New Perspectives in Science Education

Edition 13

Accepted Abstracts

Students’ Misconceptions in Some Chemical Principles within a Biological Context

Sarah Farrugia, University of Malta (Malta)

Martin Musumeci, University of Malta (Malta)


Science is all around us. From a young age, students start observing things around them and acquire knowledge from various sources such as, and including, the media and the social networks, which might not always be correct. At school, teachers try to keep scientific knowledge as simple as possible in order not to confuse and baffle students with content that they would not really need at that stage in their lives at school. However, at times, such methodologies might lead to incomplete or superficial knowledge that can eventually act as a hurdle or a barrier in the process of learning.

The aim of this research study was to provide an insight into students’ misconceptions regarding some basic chemical concepts relevant to the topic “Part 2: Keeping Alive, Topic A: The Chemicals of Life”, that is part of the 2014 Secondary Education Certificate (SEC) Biology syllabus (which leads to the 16+ examination at the end of Secondary school) in Maltese Secondary schools. The investigation dealt with eventual patterns present in any misconceptions in the four different groups involved in the study: girls and boys with Biology as their only Science subject, and girls and boys having both Chemistry and Biology as subject options at school.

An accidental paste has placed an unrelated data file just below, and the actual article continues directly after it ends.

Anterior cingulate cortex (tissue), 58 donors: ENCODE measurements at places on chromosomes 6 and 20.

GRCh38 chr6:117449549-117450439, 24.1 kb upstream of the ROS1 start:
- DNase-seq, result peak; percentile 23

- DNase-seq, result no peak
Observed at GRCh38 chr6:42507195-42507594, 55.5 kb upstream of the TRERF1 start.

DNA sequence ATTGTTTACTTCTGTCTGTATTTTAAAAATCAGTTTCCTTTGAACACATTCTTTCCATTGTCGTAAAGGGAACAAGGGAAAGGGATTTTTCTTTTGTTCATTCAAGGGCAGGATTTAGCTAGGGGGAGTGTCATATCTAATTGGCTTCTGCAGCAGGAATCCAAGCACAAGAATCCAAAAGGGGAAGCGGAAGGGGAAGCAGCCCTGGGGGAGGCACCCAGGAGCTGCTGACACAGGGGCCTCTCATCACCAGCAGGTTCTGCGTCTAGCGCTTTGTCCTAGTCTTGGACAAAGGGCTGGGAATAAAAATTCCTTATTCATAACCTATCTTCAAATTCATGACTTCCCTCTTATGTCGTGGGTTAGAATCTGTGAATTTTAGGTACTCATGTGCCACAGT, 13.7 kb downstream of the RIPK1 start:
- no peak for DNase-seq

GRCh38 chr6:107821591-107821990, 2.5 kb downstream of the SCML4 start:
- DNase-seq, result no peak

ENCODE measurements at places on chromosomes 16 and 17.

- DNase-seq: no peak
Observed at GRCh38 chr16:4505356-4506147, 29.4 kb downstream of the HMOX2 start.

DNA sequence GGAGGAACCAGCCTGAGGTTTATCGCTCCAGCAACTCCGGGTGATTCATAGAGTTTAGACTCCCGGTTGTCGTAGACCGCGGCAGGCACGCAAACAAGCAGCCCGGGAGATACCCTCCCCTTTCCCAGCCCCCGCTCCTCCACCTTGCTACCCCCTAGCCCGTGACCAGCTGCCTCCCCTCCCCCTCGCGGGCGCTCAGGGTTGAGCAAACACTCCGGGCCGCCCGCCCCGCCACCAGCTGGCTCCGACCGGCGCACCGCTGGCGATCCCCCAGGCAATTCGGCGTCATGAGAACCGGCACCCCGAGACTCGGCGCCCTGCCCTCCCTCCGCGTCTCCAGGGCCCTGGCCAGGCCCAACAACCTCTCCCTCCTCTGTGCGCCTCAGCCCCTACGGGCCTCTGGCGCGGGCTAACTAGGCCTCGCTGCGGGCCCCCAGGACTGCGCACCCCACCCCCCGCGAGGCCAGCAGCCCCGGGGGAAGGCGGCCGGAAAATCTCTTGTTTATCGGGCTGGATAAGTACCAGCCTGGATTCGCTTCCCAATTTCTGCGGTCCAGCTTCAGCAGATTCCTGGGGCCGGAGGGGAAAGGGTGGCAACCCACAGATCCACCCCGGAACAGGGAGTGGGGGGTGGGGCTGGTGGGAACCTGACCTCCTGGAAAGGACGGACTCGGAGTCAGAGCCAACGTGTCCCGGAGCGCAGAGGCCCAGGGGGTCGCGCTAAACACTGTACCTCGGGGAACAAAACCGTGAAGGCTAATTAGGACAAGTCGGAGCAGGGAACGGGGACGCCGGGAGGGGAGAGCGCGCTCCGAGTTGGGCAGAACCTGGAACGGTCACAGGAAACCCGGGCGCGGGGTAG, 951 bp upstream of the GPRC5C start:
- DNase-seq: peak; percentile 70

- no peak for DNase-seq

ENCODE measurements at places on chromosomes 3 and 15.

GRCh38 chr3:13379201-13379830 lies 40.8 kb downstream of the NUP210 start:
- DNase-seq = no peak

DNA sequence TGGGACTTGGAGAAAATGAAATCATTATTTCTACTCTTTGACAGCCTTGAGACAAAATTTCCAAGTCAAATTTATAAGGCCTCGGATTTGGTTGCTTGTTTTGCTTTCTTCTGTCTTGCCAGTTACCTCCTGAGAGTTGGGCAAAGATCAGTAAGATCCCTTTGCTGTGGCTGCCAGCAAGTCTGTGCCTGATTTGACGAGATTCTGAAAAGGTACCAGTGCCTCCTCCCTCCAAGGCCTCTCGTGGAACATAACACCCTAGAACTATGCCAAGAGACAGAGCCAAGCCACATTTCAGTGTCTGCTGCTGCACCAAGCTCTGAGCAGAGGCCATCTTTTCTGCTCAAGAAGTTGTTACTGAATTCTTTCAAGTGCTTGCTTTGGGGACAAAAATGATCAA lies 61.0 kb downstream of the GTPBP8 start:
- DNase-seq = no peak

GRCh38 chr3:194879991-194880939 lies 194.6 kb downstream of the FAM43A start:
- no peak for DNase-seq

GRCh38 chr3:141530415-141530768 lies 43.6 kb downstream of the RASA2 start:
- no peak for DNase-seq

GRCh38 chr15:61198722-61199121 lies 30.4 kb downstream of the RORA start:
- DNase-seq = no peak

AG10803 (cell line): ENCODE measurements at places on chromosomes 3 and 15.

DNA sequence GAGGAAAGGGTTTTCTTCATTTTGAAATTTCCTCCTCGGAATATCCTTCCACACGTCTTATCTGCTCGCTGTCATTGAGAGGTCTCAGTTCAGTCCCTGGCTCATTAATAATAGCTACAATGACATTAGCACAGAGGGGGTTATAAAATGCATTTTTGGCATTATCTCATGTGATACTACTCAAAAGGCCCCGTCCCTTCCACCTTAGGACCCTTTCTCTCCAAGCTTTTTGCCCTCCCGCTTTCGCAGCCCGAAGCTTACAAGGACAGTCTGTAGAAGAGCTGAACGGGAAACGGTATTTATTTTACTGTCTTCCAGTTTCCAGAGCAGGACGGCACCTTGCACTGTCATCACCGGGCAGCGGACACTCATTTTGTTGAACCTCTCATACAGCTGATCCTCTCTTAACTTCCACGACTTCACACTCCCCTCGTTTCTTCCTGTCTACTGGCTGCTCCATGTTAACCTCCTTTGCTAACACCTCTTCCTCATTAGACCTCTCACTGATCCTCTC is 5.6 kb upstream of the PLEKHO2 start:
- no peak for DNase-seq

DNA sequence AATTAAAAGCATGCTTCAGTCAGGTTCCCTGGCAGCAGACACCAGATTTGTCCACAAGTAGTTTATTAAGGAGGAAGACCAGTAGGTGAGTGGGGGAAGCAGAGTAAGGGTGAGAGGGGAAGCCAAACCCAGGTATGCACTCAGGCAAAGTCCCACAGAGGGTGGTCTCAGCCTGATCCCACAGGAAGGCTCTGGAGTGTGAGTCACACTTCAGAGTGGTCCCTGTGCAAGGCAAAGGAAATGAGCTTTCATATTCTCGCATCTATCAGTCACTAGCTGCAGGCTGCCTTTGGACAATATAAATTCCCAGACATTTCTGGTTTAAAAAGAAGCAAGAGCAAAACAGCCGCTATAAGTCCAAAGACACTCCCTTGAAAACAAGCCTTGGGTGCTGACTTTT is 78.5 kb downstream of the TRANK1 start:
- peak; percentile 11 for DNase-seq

The main research instrument used for this research study was a 30-minute multiple-choice test, taken by each of these four groups. The sample of students that were involved in the study was composed of about 20 students in each of the four categories. The outcomes of this research study suggest that, in general, students studying Chemistry harbour less misconceptions in certain chemical principles that are relevant to Biology. The study also shows that girls manifested less chemical misconceptions and that subject choice played a more significant role in the number of misconceptions for girls rather than for boys.



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